Driving at night can be harder than the daytime—it’s dark, there might not be streetlamps to help you see, and the other cars’ headlights could cause a glare. This is frustrating because headlights are necessary at night, but sometimes they just seem too bright.
In theory, the brighter the headlights, the better you can see the road, but that’s not true for everyone. If your headlights are too bright, they could cause a glare for other drivers, or even yourself. As a driver, it’s frustrating, and can sometimes be dangerous, when headlights cause a glare at night.
Those glares in the worst cases could cause a car accident, pedestrian accident, or any other kind of motor vehicle collision because your sight’s temporarily impaired. That’s why you need to know how to avoid the glare from oncoming headlights at night as best as possible.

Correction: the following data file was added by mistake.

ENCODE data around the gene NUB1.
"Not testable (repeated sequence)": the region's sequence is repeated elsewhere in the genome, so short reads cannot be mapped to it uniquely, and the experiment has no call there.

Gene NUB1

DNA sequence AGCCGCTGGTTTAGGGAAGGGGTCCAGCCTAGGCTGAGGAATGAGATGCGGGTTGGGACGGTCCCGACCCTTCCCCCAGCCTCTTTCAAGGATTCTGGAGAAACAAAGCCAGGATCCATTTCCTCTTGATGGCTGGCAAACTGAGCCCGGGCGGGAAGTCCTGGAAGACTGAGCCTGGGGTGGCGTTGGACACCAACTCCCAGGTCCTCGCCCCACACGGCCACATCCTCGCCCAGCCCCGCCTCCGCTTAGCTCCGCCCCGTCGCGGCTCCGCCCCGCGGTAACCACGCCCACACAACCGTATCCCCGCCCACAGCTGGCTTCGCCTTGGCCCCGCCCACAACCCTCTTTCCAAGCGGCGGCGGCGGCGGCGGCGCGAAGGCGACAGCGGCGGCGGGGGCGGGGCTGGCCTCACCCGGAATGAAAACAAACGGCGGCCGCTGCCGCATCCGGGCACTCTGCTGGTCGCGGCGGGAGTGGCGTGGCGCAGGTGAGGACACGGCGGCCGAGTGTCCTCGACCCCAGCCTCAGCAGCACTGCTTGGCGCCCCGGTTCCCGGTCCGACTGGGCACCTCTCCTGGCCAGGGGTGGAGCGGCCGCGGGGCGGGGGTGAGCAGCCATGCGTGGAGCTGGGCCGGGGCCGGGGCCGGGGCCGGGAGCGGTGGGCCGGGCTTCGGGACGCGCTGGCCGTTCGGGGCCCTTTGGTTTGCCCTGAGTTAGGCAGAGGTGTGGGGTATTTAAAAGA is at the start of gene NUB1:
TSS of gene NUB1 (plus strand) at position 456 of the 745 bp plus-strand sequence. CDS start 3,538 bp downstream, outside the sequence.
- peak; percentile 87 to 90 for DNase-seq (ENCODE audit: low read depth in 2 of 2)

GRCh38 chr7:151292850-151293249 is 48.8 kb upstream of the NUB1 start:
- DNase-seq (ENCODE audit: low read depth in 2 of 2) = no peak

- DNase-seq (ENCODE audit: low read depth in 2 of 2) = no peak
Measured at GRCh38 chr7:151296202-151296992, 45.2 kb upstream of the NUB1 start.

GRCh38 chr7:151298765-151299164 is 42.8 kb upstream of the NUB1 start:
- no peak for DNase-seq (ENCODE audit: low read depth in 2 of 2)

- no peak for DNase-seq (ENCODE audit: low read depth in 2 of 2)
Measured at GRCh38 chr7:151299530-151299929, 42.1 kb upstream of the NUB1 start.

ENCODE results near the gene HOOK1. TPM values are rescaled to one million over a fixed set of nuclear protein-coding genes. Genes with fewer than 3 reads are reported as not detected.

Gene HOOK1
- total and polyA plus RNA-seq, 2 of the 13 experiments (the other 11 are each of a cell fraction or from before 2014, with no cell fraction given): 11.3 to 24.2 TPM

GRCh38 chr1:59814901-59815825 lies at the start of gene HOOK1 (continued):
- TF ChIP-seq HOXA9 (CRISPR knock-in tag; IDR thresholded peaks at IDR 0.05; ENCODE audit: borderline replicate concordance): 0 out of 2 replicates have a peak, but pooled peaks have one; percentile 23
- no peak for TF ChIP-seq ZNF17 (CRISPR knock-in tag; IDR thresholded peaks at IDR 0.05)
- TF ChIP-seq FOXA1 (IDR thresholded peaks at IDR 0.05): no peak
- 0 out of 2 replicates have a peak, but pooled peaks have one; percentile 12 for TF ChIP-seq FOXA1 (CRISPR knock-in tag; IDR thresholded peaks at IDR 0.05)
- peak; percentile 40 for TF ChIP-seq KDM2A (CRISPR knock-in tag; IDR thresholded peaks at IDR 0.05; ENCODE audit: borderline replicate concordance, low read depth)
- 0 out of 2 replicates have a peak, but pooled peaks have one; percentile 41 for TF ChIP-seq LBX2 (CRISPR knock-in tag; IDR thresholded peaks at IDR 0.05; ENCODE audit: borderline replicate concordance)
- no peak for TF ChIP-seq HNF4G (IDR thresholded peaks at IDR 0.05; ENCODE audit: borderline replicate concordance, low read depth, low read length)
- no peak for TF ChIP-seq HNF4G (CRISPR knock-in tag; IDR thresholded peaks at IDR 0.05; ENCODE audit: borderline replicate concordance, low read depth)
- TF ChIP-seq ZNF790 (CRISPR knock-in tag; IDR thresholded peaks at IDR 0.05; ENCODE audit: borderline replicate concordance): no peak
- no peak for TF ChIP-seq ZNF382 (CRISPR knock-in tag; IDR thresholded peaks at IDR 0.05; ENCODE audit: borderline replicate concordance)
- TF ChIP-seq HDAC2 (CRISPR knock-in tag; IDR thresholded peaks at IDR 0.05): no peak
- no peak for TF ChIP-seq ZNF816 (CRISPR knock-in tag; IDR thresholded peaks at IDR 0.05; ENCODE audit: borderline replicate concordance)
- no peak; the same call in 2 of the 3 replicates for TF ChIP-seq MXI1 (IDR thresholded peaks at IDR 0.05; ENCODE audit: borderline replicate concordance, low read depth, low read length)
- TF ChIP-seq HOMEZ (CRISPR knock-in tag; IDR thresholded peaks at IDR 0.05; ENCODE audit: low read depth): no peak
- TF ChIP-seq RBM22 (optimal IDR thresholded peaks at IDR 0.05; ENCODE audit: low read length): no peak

Reducing Headlight Glare When Driving at Night
Even with great vision, or corrected vision, driving at night is challenging. It presents a new scope of difficulties, as you’re not only looking out for all the regular hazards on the road, but you’re doing so while it’s much harder to see and keeping your eyes from falling victim to headlight glare.
If you end up looking at headlights of oncoming traffic for too long, you could get problems with your vision. Bright spots, clouded vision, and other visual obstructions could take a while to pass from sight—all while you’re still behind the wheel of a motor vehicle. Driving is dangerous enough, but when glaring headlights get involved, they can cause even more trouble.